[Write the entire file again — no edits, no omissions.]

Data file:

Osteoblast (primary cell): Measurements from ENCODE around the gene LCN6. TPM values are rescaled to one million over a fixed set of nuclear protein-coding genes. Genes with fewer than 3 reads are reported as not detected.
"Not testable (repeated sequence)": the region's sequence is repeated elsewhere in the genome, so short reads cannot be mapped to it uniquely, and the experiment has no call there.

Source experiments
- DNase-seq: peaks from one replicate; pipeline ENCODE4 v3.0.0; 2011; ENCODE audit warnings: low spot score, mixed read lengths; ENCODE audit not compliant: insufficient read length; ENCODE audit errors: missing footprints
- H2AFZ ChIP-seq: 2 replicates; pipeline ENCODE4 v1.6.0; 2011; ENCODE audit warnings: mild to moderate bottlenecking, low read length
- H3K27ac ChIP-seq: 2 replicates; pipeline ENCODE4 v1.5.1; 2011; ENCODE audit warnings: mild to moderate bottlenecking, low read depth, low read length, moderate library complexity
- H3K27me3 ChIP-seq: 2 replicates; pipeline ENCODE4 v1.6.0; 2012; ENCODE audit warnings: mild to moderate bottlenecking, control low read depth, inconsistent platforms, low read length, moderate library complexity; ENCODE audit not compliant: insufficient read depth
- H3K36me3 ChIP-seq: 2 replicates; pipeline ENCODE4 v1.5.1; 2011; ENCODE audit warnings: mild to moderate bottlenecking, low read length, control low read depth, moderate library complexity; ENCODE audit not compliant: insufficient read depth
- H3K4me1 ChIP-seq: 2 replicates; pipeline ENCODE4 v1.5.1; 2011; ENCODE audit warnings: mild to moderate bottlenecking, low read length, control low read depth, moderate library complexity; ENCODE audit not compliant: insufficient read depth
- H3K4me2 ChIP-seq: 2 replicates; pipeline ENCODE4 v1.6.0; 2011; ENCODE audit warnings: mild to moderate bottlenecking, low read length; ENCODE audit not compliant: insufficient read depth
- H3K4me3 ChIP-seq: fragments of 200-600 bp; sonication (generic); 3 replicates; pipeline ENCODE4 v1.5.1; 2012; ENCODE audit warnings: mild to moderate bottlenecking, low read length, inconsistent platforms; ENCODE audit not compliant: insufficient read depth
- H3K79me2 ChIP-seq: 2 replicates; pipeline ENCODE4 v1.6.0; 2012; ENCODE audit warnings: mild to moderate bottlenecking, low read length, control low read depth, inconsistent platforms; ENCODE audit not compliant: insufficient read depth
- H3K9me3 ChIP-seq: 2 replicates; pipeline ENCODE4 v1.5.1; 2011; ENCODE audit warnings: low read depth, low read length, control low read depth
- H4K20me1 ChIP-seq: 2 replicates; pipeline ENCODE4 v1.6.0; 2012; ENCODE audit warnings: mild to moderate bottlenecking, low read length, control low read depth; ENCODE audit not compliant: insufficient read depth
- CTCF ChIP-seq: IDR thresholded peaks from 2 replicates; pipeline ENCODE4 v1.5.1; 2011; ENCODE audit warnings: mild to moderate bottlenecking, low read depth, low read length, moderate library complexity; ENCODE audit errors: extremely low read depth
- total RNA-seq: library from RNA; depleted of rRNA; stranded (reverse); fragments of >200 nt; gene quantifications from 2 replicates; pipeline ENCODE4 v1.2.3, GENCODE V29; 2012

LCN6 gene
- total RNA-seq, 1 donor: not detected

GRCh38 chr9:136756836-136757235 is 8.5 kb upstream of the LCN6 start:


Osteoblast (primary cell): Measurements from ENCODE around the gene LCN6. TPM values are rescaled to one million over a fixed set of nuclear protein-coding genes. Genes with fewer than 3 reads are reported as not detected.
"Not testable (repeated sequence)": the region's sequence is repeated elsewhere in the genome, so short reads cannot be mapped to it uniquely, and the experiment has no call there.

Source experiments
- DNase-seq: peaks from one replicate; pipeline ENCODE4 v3.0.0; 2011; ENCODE audit warnings: low spot score, mixed read lengths; ENCODE audit not compliant: insufficient read length; ENCODE audit errors: missing footprints
- H2AFZ ChIP-seq: 2 replicates; pipeline ENCODE4 v1.6.0; 2011; ENCODE audit warnings: mild to moderate bottlenecking, low read length
- H3K27ac ChIP-seq: 2 replicates; pipeline ENCODE4 v1.5.1; 2011; ENCODE audit warnings: mild to moderate bottlenecking, low read depth, low read length, moderate library complexity
- H3K27me3 ChIP-seq: 2 replicates; pipeline ENCODE4 v1.6.0; 2012; ENCODE audit warnings: mild to moderate bottlenecking, control low read depth, inconsistent platforms, low read length, moderate library complexity; ENCODE audit not compliant: insufficient read depth
- H3K36me3 ChIP-seq: 2 replicates; pipeline ENCODE4 v1.5.1; 2011; ENCODE audit warnings: mild to moderate bottlenecking, low read length, control low read depth, moderate library complexity; ENCODE audit not compliant: insufficient read depth
- H3K4me1 ChIP-seq: 2 replicates; pipeline ENCODE4 v1.5.1; 2011; ENCODE audit warnings: mild to moderate bottlenecking, low read length, control low read depth, moderate library complexity; ENCODE audit not compliant: insufficient read depth
- H3K4me2 ChIP-seq: 2 replicates; pipeline ENCODE4 v1.6.0; 2011; ENCODE audit warnings: mild to moderate bottlenecking, low read length; ENCODE audit not compliant: insufficient read depth
- H3K4me3 ChIP-seq: fragments of 200-600 bp; sonication (generic); 3 replicates; pipeline ENCODE4 v1.5.1; 2012; ENCODE audit warnings: mild to moderate bottlenecking, low read length, inconsistent platforms; ENCODE audit not compliant: insufficient read depth
- H3K79me2 ChIP-seq: 2 replicates; pipeline ENCODE4 v1.6.0; 2012; ENCODE audit warnings: mild to moderate bottlenecking, low read length, control low read depth, inconsistent platforms; ENCODE audit not compliant: insufficient read depth
- H3K9me3 ChIP-seq: 2 replicates; pipeline ENCODE4 v1.5.1; 2011; ENCODE audit warnings: low read depth, low read length, control low read depth
- H4K20me1 ChIP-seq: 2 replicates; pipeline ENCODE4 v1.6.0; 2012; ENCODE audit warnings: mild to moderate bottlenecking, low read length, control low read depth; ENCODE audit not compliant: insufficient read depth
- CTCF ChIP-seq: IDR thresholded peaks from 2 replicates; pipeline ENCODE4 v1.5.1; 2011; ENCODE audit warnings: mild to moderate bottlenecking, low read depth, low read length, moderate library complexity; ENCODE audit errors: extremely low read depth
- total RNA-seq: library from RNA; depleted of rRNA; stranded (reverse); fragments of >200 nt; gene quantifications from 2 replicates; pipeline ENCODE4 v1.2.3, GENCODE V29; 2012

LCN6 gene
- total RNA-seq, 1 donor: not detected

GRCh38 chr9:136756836-136757235 is 8.5 kb upstream of the LCN6 start: